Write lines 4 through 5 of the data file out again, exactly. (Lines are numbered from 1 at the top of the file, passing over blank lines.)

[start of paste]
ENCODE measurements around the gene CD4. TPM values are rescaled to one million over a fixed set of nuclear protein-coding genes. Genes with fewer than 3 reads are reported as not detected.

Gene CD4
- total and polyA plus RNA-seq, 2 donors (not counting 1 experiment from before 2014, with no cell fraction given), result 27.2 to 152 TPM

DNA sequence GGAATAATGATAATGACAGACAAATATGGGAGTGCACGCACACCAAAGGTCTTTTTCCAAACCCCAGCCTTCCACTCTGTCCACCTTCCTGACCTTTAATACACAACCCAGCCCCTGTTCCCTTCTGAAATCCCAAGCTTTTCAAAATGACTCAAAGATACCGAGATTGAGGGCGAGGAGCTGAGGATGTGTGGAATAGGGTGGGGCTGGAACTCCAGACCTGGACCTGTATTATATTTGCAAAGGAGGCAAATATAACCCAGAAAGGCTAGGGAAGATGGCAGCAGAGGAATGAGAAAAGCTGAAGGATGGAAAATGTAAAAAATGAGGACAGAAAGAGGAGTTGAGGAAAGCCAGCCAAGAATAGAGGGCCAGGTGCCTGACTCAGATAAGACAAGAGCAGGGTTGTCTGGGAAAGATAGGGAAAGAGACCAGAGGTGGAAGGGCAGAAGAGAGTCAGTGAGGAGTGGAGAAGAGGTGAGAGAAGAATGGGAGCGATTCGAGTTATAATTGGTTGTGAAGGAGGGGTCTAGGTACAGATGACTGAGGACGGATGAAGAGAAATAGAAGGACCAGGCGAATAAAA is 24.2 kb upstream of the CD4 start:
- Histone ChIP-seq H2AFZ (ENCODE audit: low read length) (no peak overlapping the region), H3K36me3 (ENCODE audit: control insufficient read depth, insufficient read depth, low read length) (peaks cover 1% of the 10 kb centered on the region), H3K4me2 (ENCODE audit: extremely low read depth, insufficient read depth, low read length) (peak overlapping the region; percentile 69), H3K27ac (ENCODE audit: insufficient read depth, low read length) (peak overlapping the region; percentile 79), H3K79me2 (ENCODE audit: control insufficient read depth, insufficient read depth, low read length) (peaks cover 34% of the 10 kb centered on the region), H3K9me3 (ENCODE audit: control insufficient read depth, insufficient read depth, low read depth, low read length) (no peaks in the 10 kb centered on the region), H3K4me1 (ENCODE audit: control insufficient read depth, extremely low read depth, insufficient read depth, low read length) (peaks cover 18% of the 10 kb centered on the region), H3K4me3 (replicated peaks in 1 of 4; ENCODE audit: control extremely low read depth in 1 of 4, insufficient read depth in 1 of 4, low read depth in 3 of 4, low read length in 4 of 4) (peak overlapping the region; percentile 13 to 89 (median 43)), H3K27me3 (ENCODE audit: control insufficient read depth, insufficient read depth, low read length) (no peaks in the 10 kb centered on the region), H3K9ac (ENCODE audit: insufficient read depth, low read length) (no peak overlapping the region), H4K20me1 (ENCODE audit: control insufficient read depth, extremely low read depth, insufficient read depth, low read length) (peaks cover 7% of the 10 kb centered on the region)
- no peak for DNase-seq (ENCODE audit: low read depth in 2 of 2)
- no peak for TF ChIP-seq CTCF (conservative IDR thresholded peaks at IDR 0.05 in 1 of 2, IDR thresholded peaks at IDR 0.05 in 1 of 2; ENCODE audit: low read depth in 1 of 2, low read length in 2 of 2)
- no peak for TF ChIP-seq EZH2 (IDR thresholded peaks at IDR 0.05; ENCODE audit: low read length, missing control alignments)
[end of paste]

DNA sequence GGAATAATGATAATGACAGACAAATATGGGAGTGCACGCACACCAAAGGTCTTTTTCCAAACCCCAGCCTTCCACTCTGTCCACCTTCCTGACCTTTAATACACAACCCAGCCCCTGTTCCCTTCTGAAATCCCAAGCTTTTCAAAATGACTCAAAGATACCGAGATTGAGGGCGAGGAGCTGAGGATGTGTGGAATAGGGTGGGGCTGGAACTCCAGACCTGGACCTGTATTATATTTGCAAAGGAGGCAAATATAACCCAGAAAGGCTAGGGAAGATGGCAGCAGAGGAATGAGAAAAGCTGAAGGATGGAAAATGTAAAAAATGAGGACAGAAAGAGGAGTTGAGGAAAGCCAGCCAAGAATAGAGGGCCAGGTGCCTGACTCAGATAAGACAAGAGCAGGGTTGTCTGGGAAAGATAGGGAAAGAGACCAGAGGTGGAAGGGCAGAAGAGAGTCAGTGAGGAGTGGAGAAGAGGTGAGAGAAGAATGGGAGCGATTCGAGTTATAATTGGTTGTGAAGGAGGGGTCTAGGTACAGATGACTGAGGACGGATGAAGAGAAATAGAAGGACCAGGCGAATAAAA is 24.2 kb upstream of the CD4 start:
- Histone ChIP-seq H2AFZ (ENCODE audit: low read length) (no peak overlapping the region), H3K36me3 (ENCODE audit: control insufficient read depth, insufficient read depth, low read length) (peaks cover 1% of the 10 kb centered on the region), H3K4me2 (ENCODE audit: extremely low read depth, insufficient read depth, low read length) (peak overlapping the region; percentile 69), H3K27ac (ENCODE audit: insufficient read depth, low read length) (peak overlapping the region; percentile 79), H3K79me2 (ENCODE audit: control insufficient read depth, insufficient read depth, low read length) (peaks cover 34% of the 10 kb centered on the region), H3K9me3 (ENCODE audit: control insufficient read depth, insufficient read depth, low read depth, low read length) (no peaks in the 10 kb centered on the region), H3K4me1 (ENCODE audit: control insufficient read depth, extremely low read depth, insufficient read depth, low read length) (peaks cover 18% of the 10 kb centered on the region), H3K4me3 (replicated peaks in 1 of 4; ENCODE audit: control extremely low read depth in 1 of 4, insufficient read depth in 1 of 4, low read depth in 3 of 4, low read length in 4 of 4) (peak overlapping the region; percentile 13 to 89 (median 43)), H3K27me3 (ENCODE audit: control insufficient read depth, insufficient read depth, low read length) (no peaks in the 10 kb centered on the region), H3K9ac (ENCODE audit: insufficient read depth, low read length) (no peak overlapping the region), H4K20me1 (ENCODE audit: control insufficient read depth, extremely low read depth, insufficient read depth, low read length) (peaks cover 7% of the 10 kb centered on the region)